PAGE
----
New research discovers no connection between infants sleeping through the night and their cognitive development.
The study authors followed 369 babies at 6 and 12 months of age, and looked specifically at infant sleep patterns alongside mental and motor growth. They measured who slept through the night via a parent-administered questionnaire while having each child complete a 60-minute assessment of developmental play tasks.
Authors found no relationship between consecutive sleep and mental or motor development. In other words, infants who woke up in the middle of the night didn’t have additional problems with cognitive, language, or motor development versus babies who slept soundly.
Note: The content on Sleepopolis is meant to be informative by nature and shouldn’t be taken as medical advice, nor should it replace the advice and supervision of a trained medical professional. If you feel as though your child is suffering from serious sleep issues, please see your healthcare provider immediately.
If the Bough Breaks, the Cradle Will Fall…
In case you didn’t know “Rock A Bye Baby” had three verses, the final lyrics of this popular nursery rhyme are: Eyes are shut tight, now sound asleep, until morning light.
While most parents might want their young child to stay asleep until dawn, this study suggests there is no cognitive harm done to babies who don’t. Moreover, what makes this study particularly interesting is it’s one of many that has investigated links between sleep and cognitive growth — all of which have revealed conflicting results.
For example, a study of 117 children in the U.S. found limited relationships between consecutive sleep consolidation and social-emotional functioning, while an analysis of 1,351 Brazilian babies revealed no connection between shut-eye and developmental outcomes. On the flip side, scientists studied 50 infants in Israel and discovered a significant relationship between fragmented sleep and lower mental development, and research from New Zealand found positive connections between snooze efficiency and cognitive growth. Oof.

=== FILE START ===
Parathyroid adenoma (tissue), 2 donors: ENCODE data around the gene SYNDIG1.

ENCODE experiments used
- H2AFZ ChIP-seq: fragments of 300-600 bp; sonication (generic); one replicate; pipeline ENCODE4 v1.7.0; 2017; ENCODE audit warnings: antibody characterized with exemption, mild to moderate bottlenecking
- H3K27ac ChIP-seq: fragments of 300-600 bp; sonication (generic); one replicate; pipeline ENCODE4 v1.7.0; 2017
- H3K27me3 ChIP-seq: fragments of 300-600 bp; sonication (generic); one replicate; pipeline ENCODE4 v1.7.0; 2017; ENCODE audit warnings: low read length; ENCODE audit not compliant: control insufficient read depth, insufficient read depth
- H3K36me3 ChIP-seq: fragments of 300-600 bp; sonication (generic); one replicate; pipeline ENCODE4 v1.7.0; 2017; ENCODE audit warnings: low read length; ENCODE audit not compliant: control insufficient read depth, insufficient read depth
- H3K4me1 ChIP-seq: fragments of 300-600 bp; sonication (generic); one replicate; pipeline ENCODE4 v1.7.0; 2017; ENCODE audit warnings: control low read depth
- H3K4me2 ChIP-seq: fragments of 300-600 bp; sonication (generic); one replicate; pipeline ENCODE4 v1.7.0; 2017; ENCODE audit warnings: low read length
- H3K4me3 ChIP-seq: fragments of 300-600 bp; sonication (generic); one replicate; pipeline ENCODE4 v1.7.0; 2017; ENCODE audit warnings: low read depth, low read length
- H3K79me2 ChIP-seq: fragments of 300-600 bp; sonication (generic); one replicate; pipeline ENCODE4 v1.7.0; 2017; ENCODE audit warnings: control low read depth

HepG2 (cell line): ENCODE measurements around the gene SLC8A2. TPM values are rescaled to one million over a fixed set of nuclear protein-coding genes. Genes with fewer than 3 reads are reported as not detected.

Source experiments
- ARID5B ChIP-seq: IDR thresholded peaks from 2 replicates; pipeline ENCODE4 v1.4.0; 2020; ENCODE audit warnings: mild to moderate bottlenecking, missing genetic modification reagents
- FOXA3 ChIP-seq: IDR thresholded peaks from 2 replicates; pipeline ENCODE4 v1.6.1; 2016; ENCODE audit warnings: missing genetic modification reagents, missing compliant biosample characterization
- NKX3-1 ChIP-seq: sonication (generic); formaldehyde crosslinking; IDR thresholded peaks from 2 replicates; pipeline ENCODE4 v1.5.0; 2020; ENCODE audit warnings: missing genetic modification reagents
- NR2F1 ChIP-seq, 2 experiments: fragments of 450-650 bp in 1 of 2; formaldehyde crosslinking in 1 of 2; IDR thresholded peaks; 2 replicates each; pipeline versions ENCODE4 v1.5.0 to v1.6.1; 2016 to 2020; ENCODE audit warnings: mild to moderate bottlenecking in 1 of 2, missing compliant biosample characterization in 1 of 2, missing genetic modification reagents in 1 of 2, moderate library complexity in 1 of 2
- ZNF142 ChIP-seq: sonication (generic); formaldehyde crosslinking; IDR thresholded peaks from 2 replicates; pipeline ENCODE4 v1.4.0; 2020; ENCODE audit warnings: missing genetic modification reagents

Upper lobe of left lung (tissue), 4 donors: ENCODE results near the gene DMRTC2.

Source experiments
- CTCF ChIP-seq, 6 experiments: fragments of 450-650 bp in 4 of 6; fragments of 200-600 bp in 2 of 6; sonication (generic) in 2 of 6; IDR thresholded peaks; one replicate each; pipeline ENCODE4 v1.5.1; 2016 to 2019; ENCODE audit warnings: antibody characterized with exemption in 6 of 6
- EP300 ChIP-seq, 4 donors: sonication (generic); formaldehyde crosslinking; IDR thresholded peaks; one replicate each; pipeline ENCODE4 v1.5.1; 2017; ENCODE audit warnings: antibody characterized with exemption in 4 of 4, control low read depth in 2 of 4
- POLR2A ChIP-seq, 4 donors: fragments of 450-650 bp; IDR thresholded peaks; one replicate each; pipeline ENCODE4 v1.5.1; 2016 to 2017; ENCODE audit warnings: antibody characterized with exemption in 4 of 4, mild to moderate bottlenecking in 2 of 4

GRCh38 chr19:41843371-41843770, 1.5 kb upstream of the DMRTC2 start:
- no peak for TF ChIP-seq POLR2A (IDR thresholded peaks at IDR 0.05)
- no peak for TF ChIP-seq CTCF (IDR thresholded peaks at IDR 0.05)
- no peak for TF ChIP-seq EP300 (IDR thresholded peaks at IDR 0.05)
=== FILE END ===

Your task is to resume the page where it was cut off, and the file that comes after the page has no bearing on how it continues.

So — To Sleep or Not to Sleep?
That surely is the question. Dr. Jodi Mindell (Director of Graduate Psychology at Saint Joseph’s University) wrote a response to the study and spoke with me over email, suggesting this lack of consensus is likely because researchers are using different ways to measure similar outcomes while studying infants from various regions of the world that have different sleep cultures.
Yet, Mindell also believes we might not be investigating the right thing. She explains:
“The biggest takeaway for me from these types of studies is the need to step back and consider in what ways sleep does matter. These prior studies have all looked at long-term cognitive development — basically does sleep at one point of time affect how smart a baby will be later in life? There are so many things that affect long-term development, such as genetics, nutrition, and parent-child interactions. For me, what matters just as much, or even more, is does sleep affect next day functioning.”
While there looks to be no conclusion on this one, Mindell says parents should still do everything in their power to help their children sleep through the night. Providing a cool and quiet bedtime atmosphere — with a good mattress to boot — ensures a comfy and healthy sleep environment. She personally recommends setting an early and consistent bedtime with a focus on developing self-soothing techniques. This way, everyone can sleep soundly until morning.